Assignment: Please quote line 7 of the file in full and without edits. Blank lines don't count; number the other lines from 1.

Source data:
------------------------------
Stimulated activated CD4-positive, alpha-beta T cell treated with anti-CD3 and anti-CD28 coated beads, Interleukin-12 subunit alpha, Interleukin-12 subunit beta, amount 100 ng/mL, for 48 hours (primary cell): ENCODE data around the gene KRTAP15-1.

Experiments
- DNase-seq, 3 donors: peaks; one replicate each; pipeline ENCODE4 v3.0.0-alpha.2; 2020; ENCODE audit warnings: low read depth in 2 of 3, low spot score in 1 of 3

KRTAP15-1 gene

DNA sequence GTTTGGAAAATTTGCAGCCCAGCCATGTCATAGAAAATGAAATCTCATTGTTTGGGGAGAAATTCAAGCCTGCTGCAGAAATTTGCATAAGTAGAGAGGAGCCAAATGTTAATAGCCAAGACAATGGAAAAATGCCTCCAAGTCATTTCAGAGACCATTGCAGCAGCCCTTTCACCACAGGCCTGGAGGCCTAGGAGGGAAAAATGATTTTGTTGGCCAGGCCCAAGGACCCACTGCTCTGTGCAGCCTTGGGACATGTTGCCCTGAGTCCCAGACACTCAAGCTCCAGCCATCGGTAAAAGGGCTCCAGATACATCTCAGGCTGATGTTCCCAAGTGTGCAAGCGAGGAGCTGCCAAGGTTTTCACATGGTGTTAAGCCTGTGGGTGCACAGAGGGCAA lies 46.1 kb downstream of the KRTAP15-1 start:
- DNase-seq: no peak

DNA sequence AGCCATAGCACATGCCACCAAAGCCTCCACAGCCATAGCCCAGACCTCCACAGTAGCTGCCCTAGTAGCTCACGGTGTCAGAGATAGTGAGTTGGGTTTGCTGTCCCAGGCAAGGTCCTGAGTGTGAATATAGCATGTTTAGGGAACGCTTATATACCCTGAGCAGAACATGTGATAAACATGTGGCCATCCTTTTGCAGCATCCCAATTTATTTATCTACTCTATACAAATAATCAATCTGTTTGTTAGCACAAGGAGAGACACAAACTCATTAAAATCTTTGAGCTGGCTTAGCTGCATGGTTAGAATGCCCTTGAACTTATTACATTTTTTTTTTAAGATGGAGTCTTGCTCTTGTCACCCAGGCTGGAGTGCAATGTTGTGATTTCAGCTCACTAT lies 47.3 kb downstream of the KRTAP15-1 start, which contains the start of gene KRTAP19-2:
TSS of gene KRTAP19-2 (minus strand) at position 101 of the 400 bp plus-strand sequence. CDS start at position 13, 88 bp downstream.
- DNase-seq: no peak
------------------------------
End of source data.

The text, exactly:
DNA sequence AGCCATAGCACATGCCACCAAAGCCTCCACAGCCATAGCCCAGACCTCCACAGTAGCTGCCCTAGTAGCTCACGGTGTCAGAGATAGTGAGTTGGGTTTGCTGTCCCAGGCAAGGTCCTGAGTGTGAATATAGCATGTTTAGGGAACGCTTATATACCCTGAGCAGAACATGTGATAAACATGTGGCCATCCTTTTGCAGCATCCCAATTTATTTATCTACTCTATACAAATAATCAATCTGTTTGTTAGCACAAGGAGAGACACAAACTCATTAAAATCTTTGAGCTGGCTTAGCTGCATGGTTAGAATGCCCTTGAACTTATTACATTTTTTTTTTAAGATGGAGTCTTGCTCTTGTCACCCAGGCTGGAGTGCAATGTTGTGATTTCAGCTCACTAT lies 47.3 kb downstream of the KRTAP15-1 start, which contains the start of gene KRTAP19-2: